Sunday, October 17, 2010
A few more grey hairs... and just a bit of carnage
I have a two year old boy. I also have a 3 year old girl, but they don't have the sort of reputation that two year old boys have for mischief and mayhem.
Caleb totally fits the stereotype of a busy, active, 'terrible' (usually in a very cute way) two year old. He acts first and thinks later. He is spontaneous and hilarious, but if there is a mess to be made or trouble to get into, he will find it. Even if there are limited opportunities for such things, he will resourcefully create them himself, using whatever he has at his disposal.
Yesterday you met Minty. Today she and Caleb worked together to ensure that I have several more grey hairs, and a stitched up knee.
As I was hanging out the washing this morning, Caleb and Minty were running about on the lawn. At one point, when I was intently focused on something of incredible importance - such as ensuring that each item of clothing was pinned with matching coloured pegs (anyone else do that?) - Caleb mentioned that he was taking Minty for a walk to the cafe. I nodded, or "Mmm-hmmmed" as you do when you are used to toddlers informing you of their pretend games, and carried on finding matching pegs and ensuring that all socks were lined up side-by-side with their buddy. I HATE lost socks!
A few minutes passed, and I heard 'that' silence. You know the one - it makes you suddenly certain, with heart-stopping clarity, that there was mischief and mayhem of a very serious nature happening somewhere. A quick check-in with Soph assured me that a) Caleb was not with her, and that b) she had no idea where he was, but would like to discuss possibilities of where he might be with me at length. As well as many other things. I modeled appalling listening skills, probably damaging her self-esteem irreparably at the same time, and left her talking to herself, as I made a dash for where I knew he had gone. After all, he did tell me!
In the course of this adventure, I did discover a new endurance event that should possibly be considered for the next Olympics (or at least the Commonwealth Games, who seem open to more dubious events **wink-wink**) - I've aptly named it 'The Uphill Gumboot Sprint While Wearing a Dressing Gown'. It's hard work, but the body does amazing things when you know your two year old child is standing somewhere on a busy stretch of State Highway 72.
So anyway, as the road comes into view at the crest of the hill, and the horror of seeing my baby in the centre of a highway with 3 cars approaching at 100kmph, pet lamb trotting after him happily, dawns on me (and this TRULY happened. If you don't believe me, check Geonet) we get another of the pesky aftershocks that we've been plagued with since the 7.1 that rocked our city a month ago. I was thrown onto the road (already sprinting in gumboots and a dressing gown and being incredibly uncoordinated at the best of times, I didn't have much chance, did I?) and managed to get up, and run in front of the oncoming cars, two of which had seen him and were slowing down.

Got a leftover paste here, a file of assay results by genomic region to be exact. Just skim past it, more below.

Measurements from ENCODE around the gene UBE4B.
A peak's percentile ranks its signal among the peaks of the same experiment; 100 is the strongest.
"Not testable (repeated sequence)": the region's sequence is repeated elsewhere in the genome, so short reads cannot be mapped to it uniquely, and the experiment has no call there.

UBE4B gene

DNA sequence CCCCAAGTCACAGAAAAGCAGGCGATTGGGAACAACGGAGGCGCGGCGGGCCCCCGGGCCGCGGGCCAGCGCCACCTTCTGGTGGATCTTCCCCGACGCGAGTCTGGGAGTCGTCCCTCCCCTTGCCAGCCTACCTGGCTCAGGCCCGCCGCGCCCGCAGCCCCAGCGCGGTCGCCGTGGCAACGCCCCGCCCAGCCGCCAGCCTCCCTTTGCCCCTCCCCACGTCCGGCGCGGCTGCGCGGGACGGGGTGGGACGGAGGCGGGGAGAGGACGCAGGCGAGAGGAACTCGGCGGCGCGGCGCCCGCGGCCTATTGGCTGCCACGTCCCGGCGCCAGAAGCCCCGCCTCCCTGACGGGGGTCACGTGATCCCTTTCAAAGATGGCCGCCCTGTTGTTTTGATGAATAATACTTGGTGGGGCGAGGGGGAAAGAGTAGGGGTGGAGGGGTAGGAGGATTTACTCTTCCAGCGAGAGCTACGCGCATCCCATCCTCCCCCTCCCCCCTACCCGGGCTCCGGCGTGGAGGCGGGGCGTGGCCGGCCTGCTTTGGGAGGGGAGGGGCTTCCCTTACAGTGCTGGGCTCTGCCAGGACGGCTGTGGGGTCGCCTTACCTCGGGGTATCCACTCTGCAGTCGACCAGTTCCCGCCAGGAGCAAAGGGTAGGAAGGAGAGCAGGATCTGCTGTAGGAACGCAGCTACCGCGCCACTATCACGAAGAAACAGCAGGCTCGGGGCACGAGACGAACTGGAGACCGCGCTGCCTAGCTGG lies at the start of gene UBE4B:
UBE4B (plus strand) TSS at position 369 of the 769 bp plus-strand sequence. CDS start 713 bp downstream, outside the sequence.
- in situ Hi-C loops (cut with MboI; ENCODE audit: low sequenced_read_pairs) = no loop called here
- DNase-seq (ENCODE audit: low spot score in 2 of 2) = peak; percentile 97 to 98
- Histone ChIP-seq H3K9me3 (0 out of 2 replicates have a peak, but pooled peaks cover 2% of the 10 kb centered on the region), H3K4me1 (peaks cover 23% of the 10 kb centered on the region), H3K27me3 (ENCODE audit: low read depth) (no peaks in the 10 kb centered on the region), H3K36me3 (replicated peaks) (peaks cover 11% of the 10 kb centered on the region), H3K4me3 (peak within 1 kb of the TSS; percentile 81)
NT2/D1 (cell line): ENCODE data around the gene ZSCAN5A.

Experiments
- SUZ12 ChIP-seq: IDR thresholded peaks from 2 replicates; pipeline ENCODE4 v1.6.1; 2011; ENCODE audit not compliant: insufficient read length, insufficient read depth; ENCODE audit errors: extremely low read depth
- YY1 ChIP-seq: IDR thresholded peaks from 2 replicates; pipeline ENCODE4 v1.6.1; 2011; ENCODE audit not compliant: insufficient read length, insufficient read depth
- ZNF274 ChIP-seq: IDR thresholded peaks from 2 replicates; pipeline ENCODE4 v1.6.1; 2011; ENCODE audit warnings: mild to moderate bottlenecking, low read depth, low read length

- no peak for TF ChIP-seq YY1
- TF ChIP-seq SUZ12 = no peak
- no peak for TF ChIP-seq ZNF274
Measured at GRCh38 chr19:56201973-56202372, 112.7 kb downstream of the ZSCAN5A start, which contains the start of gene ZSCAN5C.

My mind hadn't registered the earthquake, or even my knee with bits of fat hanging out of the open wound (who knew we had fat in our KNEES? I mean, REALLY) I was solely thinking about getting myself in the path of the oncoming ute so that it could hit me and slow down before it struck my son. Got there in time, incidentally, wasn't hit, and the nice Waimakariri District Council man driving the ute gave me only a hint of a lecture before driving us all home (lamb included) and ordering me to make a cup of tea for myself to calm my nerves. I think I needed more than a cup of tea, just quietly!
I went into shock at some point soon after, which I feel a bit silly about, really. Nausea, sweats, fainting, the whole business. Very similar to what happened after Caleb's very fast labour and delivery, actually. What is it about this child and my blood pressure?
It has all served as (yet another) massive reminder of how important safety is around our children. And of course a whole list of those fabulous 'if onlys' that we mothers love to torment ourselves with.
* We could have kept that gate closed, instead of assuming that our relentless lectures about road safety actually had any impact.
* I should have LISTENED when he TOLD me that he was going to take the lamb to the cafe. Honestly, could he have been any more direct?
* I should have kept the fecking lamb in its pen!!!
I am not a 'helicopter parent'. Our philosophy has always been to teach our children how to recognise and respect hazards, not block them off with safety gates and leap at every possible cause for alarm. And as a whole, it has worked (today's incident aside) as our children learned at a very young age how to navigate steps and stairs backward, to avoid hot stuff, and actually how to cross roads, though until today none of them had dared to try it alone!
Lately, the Symes family have been on my mind and in my prayers a great deal, as the 1st anniversary of the tragic death of their angel Aisling came and went. I remember being hugely impacted by this tragedy when it occurred, as I had a two year old (Sophie) at the time and I could so easily relate to how quickly they can move to be out of sight and in serious danger with no warning. Terrible things happen so easily to good people, no matter how fabulous a parent we may be.
So. Boy has been suitably chastised. Knee is now sporting stitches and less fat than previously, as they snipped the excess off before suturing. Should have asked them to do the other knee while they were at it. And bottom. Gate is now closed. And will remain so. Lamb did not get fluffy from cafe as promised by chastised boy.
Go and hug your babies!